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The Game Archaeologist: Ultima X Odyssey

I think any MMO veteran has a private list of prematurely canceled games that he or she deeply wishes had been completed and launched. I wish we lived in a world where Project Copernicus was a joyous fantasy world rather than a sour news story or where Interplay had free reign to make Fallout Online.

But perhaps one of the greatest “could have been’s” is also rarely discussed these days due to the passage of time: Ultima X Odyssey. The second proposed sequel to Ultima Online showed true promise, an intriguing morality system, and an art style that still holds up today. The more I’ve learned about it over the years, the more I mourn the fact that it died before it was ever born.

So what made this game so special? What are we missing today by not having it? Let’s take a trip back to the early part of the 2000s to discover this Ultima successor.

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Project Copernicus was in trouble long before its $75M loan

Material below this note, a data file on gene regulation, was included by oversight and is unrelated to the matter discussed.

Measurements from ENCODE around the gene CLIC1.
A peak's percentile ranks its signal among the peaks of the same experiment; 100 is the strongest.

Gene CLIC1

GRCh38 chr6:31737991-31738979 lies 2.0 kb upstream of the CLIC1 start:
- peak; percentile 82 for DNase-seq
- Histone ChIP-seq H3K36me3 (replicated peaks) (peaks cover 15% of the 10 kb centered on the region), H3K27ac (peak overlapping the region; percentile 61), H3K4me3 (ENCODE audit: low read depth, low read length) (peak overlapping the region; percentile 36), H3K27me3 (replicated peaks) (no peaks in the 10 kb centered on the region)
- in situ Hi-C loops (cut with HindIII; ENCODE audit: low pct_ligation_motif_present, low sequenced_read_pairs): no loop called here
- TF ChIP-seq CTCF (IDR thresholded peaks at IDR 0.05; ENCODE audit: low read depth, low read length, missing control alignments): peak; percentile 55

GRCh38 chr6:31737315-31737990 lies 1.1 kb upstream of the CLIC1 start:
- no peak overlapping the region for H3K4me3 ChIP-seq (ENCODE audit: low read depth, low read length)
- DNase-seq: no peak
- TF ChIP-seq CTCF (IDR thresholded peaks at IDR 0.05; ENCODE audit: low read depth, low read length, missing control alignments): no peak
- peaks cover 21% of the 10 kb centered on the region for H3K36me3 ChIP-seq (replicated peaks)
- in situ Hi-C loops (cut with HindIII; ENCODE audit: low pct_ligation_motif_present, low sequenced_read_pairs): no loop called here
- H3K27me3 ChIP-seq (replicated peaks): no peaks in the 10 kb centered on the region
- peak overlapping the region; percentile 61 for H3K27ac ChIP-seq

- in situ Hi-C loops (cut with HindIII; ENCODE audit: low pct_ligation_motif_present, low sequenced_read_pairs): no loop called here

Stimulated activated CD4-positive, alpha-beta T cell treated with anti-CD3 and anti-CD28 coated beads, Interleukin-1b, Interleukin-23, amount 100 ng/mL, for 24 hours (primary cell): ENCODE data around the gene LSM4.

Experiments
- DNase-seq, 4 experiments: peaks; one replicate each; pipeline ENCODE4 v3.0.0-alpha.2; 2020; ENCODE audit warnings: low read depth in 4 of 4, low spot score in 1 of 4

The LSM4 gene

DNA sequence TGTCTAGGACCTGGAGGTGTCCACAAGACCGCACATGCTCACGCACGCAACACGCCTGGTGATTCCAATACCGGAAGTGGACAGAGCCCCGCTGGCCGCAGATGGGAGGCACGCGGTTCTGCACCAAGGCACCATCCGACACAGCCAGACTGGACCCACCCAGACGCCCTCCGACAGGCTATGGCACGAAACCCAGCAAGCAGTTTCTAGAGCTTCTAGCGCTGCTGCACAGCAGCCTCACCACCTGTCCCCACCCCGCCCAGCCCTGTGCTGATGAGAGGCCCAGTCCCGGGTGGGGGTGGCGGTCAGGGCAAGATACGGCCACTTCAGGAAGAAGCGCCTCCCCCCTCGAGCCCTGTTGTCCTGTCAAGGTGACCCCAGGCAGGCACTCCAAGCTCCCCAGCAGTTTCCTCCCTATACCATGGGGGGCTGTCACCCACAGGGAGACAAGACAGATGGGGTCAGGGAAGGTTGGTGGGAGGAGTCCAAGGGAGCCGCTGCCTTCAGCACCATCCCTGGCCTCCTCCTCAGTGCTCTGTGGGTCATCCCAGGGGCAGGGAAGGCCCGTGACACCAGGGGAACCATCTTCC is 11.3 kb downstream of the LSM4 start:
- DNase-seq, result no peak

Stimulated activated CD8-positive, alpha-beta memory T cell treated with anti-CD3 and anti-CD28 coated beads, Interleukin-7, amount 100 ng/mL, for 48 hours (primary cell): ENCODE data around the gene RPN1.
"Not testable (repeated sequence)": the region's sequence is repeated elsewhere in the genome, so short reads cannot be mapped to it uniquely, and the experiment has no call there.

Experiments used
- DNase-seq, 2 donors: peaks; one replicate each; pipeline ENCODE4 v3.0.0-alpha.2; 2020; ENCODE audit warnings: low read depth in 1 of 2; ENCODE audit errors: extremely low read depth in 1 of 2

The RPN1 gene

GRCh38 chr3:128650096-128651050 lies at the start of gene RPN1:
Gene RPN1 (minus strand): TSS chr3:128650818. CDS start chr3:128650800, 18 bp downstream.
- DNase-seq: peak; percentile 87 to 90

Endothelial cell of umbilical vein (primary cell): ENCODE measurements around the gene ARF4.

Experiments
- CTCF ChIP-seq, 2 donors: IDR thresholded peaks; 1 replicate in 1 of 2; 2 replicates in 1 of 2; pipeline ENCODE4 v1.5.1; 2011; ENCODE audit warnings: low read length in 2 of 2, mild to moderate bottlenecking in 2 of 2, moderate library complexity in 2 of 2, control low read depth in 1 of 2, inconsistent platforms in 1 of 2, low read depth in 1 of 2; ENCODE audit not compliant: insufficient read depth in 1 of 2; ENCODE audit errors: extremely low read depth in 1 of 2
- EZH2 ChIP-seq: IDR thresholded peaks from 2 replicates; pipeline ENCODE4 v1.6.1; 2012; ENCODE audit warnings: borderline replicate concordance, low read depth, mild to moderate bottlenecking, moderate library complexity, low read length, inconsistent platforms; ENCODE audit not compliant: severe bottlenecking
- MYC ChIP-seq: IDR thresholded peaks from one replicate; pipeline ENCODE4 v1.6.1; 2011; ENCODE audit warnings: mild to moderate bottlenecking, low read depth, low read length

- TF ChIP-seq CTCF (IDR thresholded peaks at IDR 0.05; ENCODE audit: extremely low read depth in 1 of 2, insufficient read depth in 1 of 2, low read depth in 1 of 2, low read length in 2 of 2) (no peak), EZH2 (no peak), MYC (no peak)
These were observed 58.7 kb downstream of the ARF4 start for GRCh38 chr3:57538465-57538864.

The lengthy post-mortem of Project Copernicus and 38 Studios never seems to end, does it? While the answer to “What went wrong?” is multi-faceted at the very least, a new report floating around shows that there were serious red flags about the studio’s ability to pull off a project of this scope well in advance of the studio’s collapse.

Apparently the Rhode Island Economic Development Corportation contracted IBM to do an assessment of 38 Studios prior to the EDC granting the infamous $75 million loan. While the assessment showed many strengths, there were also at least 19 concerns listed. These include confusion over a unified vision, no economics team, decisions being made in a vacuum, goals that were too large, and “opaque financial communications.”